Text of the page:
- ›› Coverage People : John Woolman
The modern intellectual anti-slavery movement emerged as two distinct but overlapping currents, one religious, the other secular.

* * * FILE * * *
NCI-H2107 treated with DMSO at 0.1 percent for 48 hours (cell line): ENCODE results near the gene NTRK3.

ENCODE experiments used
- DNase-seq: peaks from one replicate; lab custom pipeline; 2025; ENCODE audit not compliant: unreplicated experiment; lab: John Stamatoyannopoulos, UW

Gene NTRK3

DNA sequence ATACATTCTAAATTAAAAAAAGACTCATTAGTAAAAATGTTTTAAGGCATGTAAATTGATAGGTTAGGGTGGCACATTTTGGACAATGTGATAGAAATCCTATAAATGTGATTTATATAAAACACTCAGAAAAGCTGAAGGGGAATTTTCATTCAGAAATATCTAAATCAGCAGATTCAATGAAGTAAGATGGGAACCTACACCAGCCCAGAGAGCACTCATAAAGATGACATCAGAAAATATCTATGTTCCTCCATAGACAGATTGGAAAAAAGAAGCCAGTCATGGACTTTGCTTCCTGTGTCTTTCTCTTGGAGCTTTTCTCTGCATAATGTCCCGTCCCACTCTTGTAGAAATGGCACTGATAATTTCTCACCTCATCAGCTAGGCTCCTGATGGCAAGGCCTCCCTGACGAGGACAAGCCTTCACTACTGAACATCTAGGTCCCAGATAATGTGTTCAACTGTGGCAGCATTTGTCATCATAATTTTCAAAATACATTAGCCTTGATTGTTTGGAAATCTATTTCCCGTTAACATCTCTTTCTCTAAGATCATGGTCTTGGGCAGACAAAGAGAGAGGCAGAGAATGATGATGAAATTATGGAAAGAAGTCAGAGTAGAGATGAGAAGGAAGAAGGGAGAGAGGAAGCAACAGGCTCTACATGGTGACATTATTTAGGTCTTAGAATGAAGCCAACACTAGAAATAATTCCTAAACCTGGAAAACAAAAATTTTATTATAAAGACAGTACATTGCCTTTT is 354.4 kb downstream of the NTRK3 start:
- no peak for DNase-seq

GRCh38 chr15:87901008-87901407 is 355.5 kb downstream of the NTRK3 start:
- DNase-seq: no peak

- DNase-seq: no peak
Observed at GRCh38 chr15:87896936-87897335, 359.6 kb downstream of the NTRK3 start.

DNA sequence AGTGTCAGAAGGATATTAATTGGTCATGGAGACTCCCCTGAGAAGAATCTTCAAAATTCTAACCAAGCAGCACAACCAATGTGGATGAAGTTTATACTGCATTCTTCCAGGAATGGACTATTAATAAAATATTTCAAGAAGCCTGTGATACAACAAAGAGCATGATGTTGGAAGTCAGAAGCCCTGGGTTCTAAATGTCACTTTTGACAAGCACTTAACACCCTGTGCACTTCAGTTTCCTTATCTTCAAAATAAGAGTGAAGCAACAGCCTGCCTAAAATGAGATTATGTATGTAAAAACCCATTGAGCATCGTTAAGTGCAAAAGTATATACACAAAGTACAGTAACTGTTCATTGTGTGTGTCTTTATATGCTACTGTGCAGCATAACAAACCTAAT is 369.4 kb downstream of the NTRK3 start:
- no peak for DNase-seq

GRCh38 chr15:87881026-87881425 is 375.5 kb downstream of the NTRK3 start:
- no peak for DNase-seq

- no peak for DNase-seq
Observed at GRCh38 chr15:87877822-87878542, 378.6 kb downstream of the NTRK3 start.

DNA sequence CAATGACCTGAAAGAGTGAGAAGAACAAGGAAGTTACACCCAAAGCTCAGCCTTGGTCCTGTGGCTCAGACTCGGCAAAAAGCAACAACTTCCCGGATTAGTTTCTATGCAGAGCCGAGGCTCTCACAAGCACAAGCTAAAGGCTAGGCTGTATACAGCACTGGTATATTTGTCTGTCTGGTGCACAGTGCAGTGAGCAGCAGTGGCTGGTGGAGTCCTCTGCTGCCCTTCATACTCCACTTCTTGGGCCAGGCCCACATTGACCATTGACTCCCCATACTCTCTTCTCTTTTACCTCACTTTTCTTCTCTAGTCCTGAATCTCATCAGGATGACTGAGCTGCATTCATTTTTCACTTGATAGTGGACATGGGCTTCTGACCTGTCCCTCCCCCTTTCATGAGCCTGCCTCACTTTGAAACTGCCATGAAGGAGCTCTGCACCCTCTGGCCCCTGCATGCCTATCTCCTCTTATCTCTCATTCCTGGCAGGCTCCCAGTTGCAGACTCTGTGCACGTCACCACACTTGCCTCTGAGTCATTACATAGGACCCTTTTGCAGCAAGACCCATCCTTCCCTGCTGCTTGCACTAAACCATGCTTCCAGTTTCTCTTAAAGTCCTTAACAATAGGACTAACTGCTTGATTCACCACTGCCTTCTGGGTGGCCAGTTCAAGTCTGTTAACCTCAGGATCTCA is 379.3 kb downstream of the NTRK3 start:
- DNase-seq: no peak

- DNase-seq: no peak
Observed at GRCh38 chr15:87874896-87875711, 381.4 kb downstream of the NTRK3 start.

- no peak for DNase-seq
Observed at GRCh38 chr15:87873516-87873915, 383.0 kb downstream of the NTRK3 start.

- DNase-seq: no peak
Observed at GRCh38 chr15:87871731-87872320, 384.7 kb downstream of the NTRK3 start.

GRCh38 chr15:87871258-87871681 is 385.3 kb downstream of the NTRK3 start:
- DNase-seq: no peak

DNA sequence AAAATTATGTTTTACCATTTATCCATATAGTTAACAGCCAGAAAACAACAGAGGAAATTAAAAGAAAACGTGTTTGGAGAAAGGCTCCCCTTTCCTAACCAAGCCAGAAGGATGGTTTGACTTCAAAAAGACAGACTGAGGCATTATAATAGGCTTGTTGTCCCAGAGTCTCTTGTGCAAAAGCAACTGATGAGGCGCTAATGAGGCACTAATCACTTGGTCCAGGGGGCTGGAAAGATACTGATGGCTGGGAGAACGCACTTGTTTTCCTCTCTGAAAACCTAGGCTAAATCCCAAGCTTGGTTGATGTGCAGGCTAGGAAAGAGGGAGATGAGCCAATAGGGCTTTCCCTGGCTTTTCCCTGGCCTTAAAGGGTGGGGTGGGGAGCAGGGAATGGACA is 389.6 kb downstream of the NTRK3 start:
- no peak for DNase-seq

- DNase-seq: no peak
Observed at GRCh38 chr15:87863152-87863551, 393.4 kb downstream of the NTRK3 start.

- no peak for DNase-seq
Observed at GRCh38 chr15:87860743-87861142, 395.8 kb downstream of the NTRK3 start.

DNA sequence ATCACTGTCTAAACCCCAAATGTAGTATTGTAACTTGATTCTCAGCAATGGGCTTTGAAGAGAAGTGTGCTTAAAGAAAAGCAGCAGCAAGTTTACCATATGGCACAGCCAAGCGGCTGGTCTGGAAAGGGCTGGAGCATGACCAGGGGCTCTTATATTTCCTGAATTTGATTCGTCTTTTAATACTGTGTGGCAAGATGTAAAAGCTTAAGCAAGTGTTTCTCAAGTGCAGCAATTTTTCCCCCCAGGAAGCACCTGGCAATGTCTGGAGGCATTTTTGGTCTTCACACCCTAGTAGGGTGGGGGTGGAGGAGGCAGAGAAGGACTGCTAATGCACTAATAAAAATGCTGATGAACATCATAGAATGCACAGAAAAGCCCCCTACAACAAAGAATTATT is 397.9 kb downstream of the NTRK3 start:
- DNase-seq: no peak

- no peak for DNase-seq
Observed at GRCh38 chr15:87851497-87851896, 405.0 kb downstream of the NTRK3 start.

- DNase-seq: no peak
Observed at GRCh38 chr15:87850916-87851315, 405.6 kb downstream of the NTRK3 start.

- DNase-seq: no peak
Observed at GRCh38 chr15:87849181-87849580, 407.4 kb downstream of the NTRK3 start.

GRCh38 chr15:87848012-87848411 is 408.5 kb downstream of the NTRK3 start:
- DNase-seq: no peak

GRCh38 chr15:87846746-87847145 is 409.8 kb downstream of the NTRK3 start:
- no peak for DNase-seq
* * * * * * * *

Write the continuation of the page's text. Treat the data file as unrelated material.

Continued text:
After the Revolutionary War, the reformist wing of the American Revolutionists began to inscribe plans for striking at the heart of colonial inequalities and conservative governmental structures. The reformers were met with plenty of resistance from social, economic, and political conservatives, and they by no means reached all their goals. Nobody put pen to paper to carve out a systematic plan for thoroughgoing reform. Rather, different groups, different men and women, different organizations, each with their own experiences and hopes for the future, espoused a variety of changes.